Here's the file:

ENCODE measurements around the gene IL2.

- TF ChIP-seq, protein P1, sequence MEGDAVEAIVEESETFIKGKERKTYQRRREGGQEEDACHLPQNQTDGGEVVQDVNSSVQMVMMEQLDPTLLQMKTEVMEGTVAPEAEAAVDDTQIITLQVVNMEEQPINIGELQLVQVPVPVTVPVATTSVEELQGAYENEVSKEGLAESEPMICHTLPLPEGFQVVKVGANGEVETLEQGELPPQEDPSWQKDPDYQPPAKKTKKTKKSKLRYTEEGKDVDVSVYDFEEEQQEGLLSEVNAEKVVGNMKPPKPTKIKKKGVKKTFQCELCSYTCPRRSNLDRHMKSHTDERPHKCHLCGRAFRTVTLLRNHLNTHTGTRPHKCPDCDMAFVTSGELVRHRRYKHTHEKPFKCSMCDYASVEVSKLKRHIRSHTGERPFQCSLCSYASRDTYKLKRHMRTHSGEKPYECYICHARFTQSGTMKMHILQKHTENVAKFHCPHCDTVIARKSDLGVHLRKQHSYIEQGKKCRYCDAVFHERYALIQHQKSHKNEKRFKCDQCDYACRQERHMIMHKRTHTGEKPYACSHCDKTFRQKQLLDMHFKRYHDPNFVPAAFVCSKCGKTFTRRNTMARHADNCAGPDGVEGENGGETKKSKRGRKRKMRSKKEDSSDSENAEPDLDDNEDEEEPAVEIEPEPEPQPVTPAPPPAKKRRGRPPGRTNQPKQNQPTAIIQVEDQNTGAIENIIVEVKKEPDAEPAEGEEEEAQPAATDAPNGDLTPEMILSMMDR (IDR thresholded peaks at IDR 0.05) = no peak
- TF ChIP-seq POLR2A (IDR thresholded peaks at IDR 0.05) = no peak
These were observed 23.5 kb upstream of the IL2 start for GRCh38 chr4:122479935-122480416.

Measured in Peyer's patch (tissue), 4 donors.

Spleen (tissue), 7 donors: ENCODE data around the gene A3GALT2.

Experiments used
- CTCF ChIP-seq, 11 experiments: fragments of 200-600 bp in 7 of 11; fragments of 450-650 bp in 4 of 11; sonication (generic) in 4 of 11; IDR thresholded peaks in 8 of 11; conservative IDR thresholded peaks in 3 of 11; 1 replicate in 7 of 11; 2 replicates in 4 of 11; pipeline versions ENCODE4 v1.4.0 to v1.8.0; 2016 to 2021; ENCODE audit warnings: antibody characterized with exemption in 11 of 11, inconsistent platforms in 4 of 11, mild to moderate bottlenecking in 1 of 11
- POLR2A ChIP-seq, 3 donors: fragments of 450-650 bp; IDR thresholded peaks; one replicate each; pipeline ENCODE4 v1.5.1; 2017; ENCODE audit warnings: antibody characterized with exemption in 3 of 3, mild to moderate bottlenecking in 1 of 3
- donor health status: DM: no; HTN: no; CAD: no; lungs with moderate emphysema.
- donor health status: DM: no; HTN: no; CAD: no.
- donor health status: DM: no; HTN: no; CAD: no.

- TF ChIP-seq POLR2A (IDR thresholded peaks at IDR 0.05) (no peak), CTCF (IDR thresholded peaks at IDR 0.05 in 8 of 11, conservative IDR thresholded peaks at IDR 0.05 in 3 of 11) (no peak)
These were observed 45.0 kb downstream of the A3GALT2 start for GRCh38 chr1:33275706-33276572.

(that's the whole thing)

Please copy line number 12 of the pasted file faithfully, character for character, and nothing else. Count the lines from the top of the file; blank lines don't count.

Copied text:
- donor health status: DM: no; HTN: no; CAD: no.